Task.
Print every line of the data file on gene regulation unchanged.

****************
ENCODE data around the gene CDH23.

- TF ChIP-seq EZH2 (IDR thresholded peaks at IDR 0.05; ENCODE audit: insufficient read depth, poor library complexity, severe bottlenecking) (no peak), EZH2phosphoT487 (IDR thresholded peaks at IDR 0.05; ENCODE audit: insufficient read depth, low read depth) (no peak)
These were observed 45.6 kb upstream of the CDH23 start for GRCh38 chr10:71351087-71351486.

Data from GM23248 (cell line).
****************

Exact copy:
ENCODE data around the gene CDH23.

- TF ChIP-seq EZH2 (IDR thresholded peaks at IDR 0.05; ENCODE audit: insufficient read depth, poor library complexity, severe bottlenecking) (no peak), EZH2phosphoT487 (IDR thresholded peaks at IDR 0.05; ENCODE audit: insufficient read depth, low read depth) (no peak)
These were observed 45.6 kb upstream of the CDH23 start for GRCh38 chr10:71351087-71351486.

Data from GM23248 (cell line).